City People

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The Independent Online
LYNN RUDDICK, chairman of the National Association of Pension Fund's Investment Committee, was about to address the insurance industry's conference on boardroom pay in the City yesterday, when she had a nightmare moment; she realised she had forgotten her glasses.

Luckily a White Knight leapt up from the audience, in the form of Geoff Lindy, a senior fund manager at JP Morgan and himself a former leading light on the NAPF's council. Mr Lindy uses exactly the same strength glasses as Ms Ruddick, and she was able to read her speech notes on encouraging greater shareholder activism with no further incident.

At least she didn't make a spectacle of herself (sorry).

THE GOVERNMENT is feeling a bit sensitive about its scheme to sell half the nation's gold reserves, not least since it has managed to unite Nelson Mandela, the trade unions and the Tories in vehement opposition.

Just how sensitive emerged last Wednesday, my Whitehall spies tell me, when James Motlatsi, the head of the South African mineworkers union, unexpectedly bumped into Gordon Brown, the Chancellor, at a London drinks reception - without a Government spin doctor in sight. Whitehall officials had told Mr Motlatsi he would only be meeting civil servants, not ministers.

The union leader takes up the story. "I was at a cocktail party and Gordon Brown was there. I met with him and I greeted him," he said.

"But even before I could say a word he said: `Let's not discuss this here. I know you are meeting with my department tomorrow', and within a second he had disappeared."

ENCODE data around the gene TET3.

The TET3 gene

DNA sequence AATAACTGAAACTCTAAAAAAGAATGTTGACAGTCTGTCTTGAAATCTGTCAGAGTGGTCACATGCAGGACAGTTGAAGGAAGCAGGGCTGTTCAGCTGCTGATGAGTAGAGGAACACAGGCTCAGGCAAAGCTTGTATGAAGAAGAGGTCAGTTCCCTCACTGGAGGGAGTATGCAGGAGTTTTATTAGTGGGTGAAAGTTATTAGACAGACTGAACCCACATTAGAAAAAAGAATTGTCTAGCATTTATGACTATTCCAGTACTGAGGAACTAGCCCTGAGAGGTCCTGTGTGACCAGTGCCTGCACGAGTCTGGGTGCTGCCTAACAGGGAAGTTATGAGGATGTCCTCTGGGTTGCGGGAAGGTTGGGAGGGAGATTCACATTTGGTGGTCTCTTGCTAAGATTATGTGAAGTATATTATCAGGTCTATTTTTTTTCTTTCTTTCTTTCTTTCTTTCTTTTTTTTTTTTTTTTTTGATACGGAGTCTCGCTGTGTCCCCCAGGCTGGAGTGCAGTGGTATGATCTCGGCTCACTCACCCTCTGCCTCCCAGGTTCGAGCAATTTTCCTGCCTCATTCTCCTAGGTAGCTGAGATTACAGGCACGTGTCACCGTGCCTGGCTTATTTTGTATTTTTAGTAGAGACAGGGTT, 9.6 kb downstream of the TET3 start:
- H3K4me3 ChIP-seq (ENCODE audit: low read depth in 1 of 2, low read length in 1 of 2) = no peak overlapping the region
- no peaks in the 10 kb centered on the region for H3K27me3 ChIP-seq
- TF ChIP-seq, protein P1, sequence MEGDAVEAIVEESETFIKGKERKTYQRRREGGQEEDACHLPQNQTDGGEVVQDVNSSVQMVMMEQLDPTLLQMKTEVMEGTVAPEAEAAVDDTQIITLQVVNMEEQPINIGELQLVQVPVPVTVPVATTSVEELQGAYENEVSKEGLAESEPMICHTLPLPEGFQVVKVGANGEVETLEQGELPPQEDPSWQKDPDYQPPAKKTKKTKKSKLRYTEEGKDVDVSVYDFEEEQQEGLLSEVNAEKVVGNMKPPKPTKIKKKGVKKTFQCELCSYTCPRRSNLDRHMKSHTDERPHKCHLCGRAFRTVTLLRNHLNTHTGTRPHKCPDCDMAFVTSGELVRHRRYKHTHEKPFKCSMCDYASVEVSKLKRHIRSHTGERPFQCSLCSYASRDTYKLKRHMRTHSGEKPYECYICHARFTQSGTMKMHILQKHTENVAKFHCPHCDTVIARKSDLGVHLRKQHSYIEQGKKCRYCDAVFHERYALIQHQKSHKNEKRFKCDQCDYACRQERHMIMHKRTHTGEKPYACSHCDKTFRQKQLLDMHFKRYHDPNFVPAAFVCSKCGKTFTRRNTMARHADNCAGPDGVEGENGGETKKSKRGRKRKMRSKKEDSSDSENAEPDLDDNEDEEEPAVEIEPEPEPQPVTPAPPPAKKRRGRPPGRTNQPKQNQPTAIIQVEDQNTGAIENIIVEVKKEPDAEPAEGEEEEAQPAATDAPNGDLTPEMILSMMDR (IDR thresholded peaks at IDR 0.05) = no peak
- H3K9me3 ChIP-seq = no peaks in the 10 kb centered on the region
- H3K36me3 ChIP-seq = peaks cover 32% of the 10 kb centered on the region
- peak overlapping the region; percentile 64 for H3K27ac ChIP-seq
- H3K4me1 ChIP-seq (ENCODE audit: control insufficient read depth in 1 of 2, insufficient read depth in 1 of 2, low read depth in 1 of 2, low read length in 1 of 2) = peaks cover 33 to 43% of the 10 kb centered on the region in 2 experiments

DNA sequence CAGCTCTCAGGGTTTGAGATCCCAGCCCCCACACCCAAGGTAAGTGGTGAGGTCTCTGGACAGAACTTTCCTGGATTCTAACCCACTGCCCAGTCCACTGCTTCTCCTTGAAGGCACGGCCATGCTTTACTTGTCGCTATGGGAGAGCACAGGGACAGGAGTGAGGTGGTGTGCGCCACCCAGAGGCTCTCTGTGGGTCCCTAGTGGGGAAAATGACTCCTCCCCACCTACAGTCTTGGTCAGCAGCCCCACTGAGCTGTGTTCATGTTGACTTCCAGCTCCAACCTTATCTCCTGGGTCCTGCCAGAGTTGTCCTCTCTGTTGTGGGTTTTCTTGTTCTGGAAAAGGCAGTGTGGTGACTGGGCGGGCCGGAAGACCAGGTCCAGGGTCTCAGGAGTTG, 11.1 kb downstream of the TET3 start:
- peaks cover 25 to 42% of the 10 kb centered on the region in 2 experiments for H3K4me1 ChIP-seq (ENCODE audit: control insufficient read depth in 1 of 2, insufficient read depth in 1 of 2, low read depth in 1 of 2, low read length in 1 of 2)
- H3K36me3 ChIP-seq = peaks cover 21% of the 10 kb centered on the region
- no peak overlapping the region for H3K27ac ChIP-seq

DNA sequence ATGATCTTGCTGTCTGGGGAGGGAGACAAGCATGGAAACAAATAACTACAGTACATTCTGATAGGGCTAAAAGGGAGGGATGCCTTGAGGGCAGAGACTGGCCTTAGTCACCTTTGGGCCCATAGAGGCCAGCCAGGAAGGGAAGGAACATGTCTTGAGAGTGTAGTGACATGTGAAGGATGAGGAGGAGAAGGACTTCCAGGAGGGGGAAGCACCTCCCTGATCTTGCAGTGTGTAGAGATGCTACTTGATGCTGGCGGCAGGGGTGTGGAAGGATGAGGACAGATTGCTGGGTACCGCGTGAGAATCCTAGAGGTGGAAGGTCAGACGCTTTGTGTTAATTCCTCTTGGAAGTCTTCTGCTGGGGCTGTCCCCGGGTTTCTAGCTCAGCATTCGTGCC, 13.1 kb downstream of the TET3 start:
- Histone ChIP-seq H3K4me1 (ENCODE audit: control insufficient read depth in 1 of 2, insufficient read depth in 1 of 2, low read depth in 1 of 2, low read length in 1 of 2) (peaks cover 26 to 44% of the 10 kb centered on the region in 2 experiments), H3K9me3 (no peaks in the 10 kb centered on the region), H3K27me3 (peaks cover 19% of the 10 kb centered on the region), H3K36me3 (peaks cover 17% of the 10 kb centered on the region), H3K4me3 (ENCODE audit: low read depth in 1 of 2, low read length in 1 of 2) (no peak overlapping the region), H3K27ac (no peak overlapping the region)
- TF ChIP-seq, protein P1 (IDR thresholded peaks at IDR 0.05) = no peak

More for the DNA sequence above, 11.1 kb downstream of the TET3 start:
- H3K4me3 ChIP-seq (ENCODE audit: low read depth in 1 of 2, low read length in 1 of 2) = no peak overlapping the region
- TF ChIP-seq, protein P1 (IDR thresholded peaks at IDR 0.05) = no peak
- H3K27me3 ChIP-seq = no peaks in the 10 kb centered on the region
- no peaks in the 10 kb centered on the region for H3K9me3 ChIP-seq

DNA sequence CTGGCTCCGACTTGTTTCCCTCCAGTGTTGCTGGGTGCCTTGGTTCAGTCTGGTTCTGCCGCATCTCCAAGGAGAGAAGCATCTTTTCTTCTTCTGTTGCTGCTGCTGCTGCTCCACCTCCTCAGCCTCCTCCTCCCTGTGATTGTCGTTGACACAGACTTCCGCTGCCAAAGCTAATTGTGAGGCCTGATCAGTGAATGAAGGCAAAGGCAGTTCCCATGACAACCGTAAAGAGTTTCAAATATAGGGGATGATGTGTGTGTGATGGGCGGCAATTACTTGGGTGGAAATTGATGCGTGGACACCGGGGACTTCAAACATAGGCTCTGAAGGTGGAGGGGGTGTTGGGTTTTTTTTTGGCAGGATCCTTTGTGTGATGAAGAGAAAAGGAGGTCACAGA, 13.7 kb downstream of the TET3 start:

Mr Motlatsi said: "I think the Labour government has taken a political decision to run away from us."

A Treasury spokesman said the Chancellor behaved entirely appropriately. "Meetings had been scheduled and they took place as planned," he said.

ANDRE ENGELHARDT, a German businessman, reckons he is about to reap the rewards of an investment he made in 1997. A few days after the Princess of Wales' fatal crash Mr Engelhardt paid DM200 for a German patent on the brand name "Lady Di". He is about to launch a range of skimpy, lacy underwear under the brand, using the advertising slogan "the secret of a perfect body", alongside perfumes named "Touch of Romance" and "Royal Esprit".

The underwear manufacturer involved, Klaus-Juergen Kubach, can't see why there should be any fuss about using the name of someone who has just died to make money.

"Nobody bothers about Mozart balls these days," he argues, referring to chocolate-covered or spherical marzipan sweets wrapped in paper carrying portraits of the composer who died in 1791.

I WAS intrigued to learn that the codename for the recent merger talks between London law firm Clifford Chance and the American outfit Rogers & Wells was "Project Water".

Does this mean the new entity, the largest law firm in the world, will be flush with cash - or just a damp squib?

Speaking of which, lawyers are a surprisingly vulnerable bunch, if a survey from the NatWest Professions Unit is anything to go by. It found that 44 per cent of the lawyers surveyed would not tell people at a dinner party what they did for a living, and a further 10 per cent would choose to weigh up the situation first before coming clean about their job.

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